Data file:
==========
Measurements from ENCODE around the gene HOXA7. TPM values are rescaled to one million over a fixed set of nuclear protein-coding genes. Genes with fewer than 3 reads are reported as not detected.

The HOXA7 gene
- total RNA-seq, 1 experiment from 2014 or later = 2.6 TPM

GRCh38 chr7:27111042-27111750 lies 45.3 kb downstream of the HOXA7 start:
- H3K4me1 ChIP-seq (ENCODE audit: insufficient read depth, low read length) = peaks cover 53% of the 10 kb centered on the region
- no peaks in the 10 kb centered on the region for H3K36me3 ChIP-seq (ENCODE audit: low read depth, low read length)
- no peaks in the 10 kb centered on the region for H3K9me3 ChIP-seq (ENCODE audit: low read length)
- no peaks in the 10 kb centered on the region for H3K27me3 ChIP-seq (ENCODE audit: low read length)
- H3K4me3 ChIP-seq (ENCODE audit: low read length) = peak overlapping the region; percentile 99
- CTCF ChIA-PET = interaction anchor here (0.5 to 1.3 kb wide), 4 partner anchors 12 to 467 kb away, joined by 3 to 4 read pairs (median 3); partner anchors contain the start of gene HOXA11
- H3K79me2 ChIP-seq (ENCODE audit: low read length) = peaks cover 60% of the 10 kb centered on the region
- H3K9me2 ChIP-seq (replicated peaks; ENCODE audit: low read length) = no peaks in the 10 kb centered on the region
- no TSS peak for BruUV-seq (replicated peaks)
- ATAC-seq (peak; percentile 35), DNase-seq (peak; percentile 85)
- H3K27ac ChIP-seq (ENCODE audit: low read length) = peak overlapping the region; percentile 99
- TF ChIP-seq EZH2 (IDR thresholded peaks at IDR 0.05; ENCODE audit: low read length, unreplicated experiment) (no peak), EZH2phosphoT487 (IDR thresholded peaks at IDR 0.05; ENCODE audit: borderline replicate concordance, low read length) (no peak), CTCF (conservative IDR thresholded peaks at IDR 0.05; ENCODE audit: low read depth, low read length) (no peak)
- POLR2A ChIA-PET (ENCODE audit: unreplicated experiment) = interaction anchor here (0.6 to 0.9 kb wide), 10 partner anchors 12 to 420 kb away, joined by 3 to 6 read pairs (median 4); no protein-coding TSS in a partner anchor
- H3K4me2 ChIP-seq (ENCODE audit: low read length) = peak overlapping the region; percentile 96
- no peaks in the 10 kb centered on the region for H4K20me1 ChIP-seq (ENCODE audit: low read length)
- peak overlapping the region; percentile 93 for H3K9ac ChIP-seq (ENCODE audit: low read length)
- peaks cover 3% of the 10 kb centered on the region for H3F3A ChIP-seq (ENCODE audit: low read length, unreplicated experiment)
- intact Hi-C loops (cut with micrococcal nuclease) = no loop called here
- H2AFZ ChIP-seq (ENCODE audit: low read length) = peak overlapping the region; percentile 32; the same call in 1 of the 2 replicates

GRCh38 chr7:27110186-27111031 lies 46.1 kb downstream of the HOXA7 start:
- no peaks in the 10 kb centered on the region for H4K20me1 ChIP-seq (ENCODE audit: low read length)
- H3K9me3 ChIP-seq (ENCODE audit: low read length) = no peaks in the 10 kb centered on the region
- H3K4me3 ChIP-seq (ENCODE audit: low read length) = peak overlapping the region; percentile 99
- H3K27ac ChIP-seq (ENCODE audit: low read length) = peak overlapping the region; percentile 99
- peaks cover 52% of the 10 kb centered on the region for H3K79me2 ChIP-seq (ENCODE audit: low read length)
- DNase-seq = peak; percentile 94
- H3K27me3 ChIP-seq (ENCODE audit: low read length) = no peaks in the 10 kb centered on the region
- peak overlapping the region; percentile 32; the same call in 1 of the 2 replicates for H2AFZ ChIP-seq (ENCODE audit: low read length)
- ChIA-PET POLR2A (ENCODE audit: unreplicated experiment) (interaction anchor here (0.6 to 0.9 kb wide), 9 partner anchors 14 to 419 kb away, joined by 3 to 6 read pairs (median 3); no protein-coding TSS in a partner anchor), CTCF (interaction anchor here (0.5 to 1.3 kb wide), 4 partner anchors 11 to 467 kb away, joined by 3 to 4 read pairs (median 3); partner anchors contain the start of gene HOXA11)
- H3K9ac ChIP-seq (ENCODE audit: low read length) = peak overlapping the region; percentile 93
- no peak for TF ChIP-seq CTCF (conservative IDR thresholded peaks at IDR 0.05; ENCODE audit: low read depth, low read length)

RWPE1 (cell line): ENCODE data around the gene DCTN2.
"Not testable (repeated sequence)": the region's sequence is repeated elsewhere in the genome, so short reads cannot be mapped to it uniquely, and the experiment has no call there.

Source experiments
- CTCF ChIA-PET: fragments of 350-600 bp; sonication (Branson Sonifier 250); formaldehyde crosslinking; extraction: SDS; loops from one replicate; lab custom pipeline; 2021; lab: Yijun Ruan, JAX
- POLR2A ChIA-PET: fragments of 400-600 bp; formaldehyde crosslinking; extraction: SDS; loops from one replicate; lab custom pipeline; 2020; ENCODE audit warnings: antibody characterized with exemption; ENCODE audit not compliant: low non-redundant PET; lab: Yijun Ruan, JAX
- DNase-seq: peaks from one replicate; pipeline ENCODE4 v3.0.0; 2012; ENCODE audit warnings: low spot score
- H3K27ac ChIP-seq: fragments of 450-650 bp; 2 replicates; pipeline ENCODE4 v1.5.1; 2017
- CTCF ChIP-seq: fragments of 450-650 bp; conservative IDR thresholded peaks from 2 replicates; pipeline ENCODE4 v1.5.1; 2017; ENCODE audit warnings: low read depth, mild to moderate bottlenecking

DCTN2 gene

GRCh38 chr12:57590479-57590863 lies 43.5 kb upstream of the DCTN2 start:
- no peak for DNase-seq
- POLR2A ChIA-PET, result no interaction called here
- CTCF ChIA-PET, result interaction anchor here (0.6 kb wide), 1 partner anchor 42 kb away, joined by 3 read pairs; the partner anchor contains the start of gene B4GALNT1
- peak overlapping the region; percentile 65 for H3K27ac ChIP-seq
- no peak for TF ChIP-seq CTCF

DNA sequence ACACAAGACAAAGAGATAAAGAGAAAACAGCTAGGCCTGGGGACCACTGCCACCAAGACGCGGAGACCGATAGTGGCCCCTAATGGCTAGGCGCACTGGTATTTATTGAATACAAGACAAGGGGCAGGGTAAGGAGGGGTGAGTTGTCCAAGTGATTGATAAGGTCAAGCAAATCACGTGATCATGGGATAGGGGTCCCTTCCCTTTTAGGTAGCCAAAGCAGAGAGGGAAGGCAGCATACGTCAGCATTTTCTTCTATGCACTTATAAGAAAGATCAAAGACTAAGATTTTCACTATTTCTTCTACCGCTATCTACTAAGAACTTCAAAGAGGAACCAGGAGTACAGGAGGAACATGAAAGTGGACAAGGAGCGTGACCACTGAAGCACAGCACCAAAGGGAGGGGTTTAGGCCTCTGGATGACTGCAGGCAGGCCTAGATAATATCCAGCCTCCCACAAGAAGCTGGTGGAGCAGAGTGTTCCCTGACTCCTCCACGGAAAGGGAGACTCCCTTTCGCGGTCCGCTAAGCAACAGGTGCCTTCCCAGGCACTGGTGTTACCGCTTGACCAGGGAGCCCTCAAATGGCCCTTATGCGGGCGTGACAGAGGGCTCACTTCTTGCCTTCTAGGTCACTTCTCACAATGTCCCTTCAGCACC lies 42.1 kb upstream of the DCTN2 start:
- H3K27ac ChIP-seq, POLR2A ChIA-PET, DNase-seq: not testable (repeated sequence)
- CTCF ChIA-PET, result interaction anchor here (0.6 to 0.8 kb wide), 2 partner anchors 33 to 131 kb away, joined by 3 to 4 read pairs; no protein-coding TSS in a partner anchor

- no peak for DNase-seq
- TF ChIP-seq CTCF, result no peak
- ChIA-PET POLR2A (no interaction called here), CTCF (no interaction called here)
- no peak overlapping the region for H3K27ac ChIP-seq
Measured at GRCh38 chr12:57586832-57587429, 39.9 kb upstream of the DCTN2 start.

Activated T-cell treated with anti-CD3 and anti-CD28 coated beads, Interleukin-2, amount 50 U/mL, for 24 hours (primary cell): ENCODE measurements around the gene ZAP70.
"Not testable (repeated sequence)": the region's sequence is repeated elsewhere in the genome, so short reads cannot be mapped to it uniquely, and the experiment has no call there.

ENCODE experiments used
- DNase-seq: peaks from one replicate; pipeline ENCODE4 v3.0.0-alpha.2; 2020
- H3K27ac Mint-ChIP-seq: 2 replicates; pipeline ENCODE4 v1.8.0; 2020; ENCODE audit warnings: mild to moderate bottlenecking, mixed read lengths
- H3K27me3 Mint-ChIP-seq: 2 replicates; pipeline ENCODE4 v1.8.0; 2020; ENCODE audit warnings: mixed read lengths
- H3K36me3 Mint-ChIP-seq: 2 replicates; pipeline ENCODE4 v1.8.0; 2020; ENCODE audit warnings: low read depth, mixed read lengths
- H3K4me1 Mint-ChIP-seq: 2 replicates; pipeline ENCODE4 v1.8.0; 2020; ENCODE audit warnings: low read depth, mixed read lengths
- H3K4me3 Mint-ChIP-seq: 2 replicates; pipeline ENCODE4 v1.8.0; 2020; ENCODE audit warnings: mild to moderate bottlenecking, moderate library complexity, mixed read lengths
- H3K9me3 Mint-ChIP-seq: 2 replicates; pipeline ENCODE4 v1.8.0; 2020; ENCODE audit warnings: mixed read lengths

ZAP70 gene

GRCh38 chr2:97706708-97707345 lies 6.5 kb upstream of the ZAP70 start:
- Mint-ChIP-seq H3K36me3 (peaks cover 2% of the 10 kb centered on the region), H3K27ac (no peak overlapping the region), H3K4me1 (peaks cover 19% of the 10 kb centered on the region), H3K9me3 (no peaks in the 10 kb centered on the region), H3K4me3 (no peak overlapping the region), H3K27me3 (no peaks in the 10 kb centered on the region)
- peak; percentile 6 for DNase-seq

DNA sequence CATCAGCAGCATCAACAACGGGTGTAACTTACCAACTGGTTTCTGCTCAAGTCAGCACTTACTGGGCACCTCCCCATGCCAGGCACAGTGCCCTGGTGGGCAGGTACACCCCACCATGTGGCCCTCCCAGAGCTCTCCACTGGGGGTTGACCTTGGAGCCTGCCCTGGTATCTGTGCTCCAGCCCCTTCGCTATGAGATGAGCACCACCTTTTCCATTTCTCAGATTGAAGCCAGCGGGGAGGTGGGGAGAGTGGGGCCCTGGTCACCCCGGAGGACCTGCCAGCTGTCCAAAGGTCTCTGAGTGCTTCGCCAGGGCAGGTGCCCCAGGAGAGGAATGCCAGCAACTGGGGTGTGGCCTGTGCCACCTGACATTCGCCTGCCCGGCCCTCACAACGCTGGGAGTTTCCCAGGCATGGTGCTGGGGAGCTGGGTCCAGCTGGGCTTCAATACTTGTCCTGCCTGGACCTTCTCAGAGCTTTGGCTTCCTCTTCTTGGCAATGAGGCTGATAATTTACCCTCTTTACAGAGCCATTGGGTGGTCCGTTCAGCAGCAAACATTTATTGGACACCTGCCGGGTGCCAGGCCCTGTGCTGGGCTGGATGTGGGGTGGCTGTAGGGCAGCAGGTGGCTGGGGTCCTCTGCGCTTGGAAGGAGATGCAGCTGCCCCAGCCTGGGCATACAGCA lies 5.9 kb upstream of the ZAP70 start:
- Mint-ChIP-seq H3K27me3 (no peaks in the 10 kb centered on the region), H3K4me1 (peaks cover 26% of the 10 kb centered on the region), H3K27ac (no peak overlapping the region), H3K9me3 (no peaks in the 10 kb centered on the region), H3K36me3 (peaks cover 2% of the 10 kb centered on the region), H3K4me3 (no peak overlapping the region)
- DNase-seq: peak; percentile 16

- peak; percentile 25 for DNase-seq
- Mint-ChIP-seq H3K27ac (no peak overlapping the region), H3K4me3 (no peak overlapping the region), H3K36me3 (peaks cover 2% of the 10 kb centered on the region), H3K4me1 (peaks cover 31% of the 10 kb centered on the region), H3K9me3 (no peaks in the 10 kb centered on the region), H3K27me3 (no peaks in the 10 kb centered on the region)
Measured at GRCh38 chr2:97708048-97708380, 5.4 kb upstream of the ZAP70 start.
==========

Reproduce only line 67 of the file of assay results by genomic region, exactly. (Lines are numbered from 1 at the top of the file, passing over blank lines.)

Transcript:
- H3K4me3 Mint-ChIP-seq: 2 replicates; pipeline ENCODE4 v1.8.0; 2020; ENCODE audit warnings: mild to moderate bottlenecking, moderate library complexity, mixed read lengths